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Research Project: Intervention Strategies to Support the Global Control and Eradication of Foot-and-Mouth Disease Virus(FMDV)

Location: Foreign Animal Disease Research

Title: Transcriptomic analysis of persistent infection with foot-and-mouth disease virus in cattle suggests impairment of cell-mediated immunity in the nasopharynx

Author
item Eschbaumer, Michael - Oak Ridge Institute For Science And Education (ORISE)
item Stenfeldt, Carolina - Oak Ridge Institute For Science And Education (ORISE)
item Smoliga, George
item Pacheco, Juan - Us Deparment Of Homeland Security
item Rodriguez, Luis
item Li, Robert
item Zhu, James
item Arzt, Jonathan

Submitted to: PLoS One
Publication Type: Peer Reviewed Journal
Publication Acceptance Date: 9/2/2016
Publication Date: 9/19/2016
Citation: Eschbaumer, M., Stenfeldt, C., Smoliga, G.R., Pacheco, J., Rodriguez, L.L., Li, R.W., Zhu, J.J., Arzt, J. 2016. Transcriptomic analysis of persistent infection with foot-and-mouth disease virus in cattle suggests impairment of cell-mediated immunity in the nasopharynx. PLoS One. 11:e0162750.

Interpretive Summary: One of the reasons that foot-and-mouth disease virus (FMDV) is a great concern for the international trade in livestock and animal products is its ability to cause chronic infections in cattle. After an acute FMDV infection, some cattle recover completely, while others go on to become “silent carriers” of the virus. It has been confirmed that FMDV carriers harbor the virus in the mucosal lining of their upper respiratory tract, particularly the nasopharynx, but it is not known what allows the virus to survive there. In this study, we attempted to answer this question by comparing the gene expression in tissues of FMDV carriers to animals that had been infected, but cleared the virus from their tissues, the so-called “non-carriers”. This comparison revealed a number of interesting differences. Carriers more strongly expressed some genes that interfere with programmed cell death that is important for the elimination of virus-infected cells from the body. Among the other genes that were expressed more strongly in carriers, we identified groups of genes related to immunosuppression and cell signaling that could explain why the immune system of carrier cattle cannot remove FMDV from their nasopharyngeal tissues. Similar processes are involved in the maintenance of other persistent viral infections like hepatitis B, hepatitis C and HIV in humans. These novel findings will provide a guide towards the development of vaccines and biotherapeutics that prevent or terminate the carrier state of FMD.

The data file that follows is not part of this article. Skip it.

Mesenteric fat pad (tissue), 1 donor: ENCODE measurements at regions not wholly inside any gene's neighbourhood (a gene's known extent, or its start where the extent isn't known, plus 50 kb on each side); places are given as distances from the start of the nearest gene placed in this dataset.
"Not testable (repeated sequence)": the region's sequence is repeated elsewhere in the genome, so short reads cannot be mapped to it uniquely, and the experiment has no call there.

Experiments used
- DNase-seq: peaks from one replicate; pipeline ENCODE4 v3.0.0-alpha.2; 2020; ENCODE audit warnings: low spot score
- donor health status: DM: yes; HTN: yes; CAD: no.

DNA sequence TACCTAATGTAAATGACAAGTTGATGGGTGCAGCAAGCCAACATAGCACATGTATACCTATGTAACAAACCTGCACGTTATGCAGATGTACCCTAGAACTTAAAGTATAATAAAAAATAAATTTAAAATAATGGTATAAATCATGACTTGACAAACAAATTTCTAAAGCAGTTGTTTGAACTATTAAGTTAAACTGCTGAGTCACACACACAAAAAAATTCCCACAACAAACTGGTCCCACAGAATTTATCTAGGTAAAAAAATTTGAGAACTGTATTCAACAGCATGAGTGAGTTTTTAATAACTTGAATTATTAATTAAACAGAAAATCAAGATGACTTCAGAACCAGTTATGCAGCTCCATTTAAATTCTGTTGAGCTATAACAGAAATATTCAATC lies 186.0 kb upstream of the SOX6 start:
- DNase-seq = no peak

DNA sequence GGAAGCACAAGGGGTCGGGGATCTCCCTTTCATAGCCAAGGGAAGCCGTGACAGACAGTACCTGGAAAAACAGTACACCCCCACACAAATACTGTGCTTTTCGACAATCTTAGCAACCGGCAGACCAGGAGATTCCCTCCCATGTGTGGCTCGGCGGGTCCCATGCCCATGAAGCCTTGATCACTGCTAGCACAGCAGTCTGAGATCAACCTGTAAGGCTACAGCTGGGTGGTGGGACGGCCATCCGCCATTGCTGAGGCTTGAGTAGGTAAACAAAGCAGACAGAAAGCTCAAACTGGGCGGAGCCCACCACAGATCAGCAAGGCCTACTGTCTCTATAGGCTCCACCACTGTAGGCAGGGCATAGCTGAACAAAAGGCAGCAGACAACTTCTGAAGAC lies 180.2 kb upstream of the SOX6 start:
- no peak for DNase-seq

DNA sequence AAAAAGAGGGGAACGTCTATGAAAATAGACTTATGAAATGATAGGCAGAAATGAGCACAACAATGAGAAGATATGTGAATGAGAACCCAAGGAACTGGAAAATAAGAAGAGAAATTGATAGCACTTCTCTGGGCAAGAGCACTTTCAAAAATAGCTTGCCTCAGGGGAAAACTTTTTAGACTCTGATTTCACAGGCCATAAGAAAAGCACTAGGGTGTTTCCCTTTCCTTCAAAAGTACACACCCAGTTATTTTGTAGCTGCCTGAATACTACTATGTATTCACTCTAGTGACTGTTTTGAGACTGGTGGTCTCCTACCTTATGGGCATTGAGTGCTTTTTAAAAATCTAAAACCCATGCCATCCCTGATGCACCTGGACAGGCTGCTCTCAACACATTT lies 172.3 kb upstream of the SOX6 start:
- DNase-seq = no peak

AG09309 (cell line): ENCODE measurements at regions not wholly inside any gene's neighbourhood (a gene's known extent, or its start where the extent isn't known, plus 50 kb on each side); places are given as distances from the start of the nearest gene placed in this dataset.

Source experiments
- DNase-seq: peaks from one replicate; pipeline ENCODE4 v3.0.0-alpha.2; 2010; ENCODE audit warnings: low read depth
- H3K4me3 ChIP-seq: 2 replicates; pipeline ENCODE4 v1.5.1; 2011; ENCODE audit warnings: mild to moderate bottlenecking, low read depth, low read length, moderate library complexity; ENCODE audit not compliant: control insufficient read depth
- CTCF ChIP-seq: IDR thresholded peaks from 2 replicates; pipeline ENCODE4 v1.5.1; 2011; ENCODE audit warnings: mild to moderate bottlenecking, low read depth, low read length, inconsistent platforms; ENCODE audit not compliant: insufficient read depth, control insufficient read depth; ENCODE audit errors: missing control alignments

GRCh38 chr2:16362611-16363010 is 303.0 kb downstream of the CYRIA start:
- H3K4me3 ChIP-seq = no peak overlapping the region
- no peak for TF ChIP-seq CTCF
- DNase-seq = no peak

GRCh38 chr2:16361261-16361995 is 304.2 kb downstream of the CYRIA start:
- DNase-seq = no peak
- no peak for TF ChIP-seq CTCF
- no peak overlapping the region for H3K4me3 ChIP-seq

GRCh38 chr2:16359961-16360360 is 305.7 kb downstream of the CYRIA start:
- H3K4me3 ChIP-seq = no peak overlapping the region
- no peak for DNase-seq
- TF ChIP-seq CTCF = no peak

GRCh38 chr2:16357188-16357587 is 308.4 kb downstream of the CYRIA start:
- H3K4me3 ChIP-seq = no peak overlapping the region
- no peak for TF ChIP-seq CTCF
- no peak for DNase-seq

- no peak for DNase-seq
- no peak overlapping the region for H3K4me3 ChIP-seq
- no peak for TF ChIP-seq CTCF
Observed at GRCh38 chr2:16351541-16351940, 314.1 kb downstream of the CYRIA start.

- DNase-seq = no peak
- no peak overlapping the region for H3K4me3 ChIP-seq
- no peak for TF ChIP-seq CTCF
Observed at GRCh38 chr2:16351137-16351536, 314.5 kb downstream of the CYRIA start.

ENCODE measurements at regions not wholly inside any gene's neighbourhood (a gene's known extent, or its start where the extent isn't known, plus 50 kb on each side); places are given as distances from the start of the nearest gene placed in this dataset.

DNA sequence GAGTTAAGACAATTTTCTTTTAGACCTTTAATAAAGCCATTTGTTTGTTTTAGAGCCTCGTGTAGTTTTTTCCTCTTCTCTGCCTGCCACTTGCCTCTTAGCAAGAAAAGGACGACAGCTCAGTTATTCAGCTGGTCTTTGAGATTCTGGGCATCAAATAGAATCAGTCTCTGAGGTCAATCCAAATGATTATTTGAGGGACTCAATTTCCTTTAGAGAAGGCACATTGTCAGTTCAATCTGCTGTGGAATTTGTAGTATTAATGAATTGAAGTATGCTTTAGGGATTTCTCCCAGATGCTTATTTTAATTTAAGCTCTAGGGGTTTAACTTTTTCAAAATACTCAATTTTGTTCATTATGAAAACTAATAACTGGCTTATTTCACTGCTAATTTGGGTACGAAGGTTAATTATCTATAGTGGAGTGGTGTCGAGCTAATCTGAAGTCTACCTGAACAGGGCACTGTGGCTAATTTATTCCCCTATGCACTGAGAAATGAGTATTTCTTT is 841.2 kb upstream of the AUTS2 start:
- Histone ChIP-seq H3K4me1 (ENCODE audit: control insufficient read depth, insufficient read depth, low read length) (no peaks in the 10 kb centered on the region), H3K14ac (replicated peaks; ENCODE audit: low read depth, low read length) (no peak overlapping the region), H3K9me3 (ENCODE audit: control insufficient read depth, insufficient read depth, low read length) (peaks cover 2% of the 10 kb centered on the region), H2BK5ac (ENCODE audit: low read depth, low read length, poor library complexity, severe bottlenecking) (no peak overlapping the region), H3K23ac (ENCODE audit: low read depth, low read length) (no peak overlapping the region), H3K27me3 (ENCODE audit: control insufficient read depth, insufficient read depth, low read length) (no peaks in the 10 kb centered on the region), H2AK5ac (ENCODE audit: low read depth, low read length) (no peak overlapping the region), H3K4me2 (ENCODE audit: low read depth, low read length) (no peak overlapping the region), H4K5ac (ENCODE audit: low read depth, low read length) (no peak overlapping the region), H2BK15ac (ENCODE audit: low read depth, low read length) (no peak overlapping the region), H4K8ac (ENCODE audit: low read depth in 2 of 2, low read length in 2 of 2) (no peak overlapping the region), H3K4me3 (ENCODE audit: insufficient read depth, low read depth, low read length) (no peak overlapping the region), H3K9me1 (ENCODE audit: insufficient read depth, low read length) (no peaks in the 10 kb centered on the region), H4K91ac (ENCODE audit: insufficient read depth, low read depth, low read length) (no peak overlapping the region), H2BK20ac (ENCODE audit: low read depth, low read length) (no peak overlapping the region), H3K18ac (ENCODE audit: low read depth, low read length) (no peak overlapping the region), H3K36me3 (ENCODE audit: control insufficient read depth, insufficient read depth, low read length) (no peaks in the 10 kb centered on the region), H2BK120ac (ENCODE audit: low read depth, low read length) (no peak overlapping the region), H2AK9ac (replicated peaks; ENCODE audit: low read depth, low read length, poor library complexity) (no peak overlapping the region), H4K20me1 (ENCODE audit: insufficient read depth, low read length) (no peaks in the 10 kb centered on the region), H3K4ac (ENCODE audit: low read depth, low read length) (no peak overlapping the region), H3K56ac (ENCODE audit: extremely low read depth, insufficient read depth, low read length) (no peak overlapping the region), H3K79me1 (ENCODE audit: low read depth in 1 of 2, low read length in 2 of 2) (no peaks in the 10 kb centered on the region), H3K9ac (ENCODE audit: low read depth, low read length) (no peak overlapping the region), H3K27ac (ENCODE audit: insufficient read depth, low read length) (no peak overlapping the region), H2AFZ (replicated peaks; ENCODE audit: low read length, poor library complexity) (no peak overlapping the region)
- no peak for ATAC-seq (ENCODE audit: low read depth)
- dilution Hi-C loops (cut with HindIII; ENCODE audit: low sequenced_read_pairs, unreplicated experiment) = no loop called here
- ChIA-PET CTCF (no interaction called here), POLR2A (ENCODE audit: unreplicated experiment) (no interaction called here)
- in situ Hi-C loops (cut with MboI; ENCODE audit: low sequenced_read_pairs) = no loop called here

Technical Abstract: In order to investigate the mechanisms of persistent foot-and-mouth disease virus (FMDV) infection in cattle, transcriptome alterations associated with the FMDV carrier state were characterized using a bovine whole-transcriptome microarray. Eighteen cattle (8 vaccinated with a recombinant FMDV A vaccine, 10 non-vaccinated) were challenged with FMDV A24 Cruzeiro, and the gene expression profiles of nasopharyngeal tissues collected between 21 and 35 days after challenge were compared between 11 persistently infected carriers and 7 non-carriers. Carriers and non-carriers were further compared to 2 naïve animals that had been neither vaccinated nor challenged. Differential gene expression was strongly correlated between non-vaccinated and vaccinated animals (biological correlation +0.97). At a controlled false-discovery rate of 10% and a minimum difference in expression of 50%, 648 genes were differentially expressed between FMDV carriers and non-carriers, and most (467) had higher expression in carriers. Among these, genes associated with cellular proliferation and the immune response – including lymphocyte chemotaxis, cytokine production and chemokine-mediated signaling – were significantly overrepresented. Genes related to prostaglandin E2 production and type 2 immune polarization, as well as to the induction of regulatory T cells and T-cell exhaustion were overexpressed in tissues of carrier animals. In contrast, tissues from non-carrier animals expressed higher levels of pro-apoptotic genes that could promote virus clearance. Based on these findings, we hypothesize that FMDV persistence in nasopharyngeal tissues of cattle may be maintained by a local suppression of cell-mediated antiviral immunity by regulatory T cells, their inhibitory signals and the functional exhaustion of effector T cells.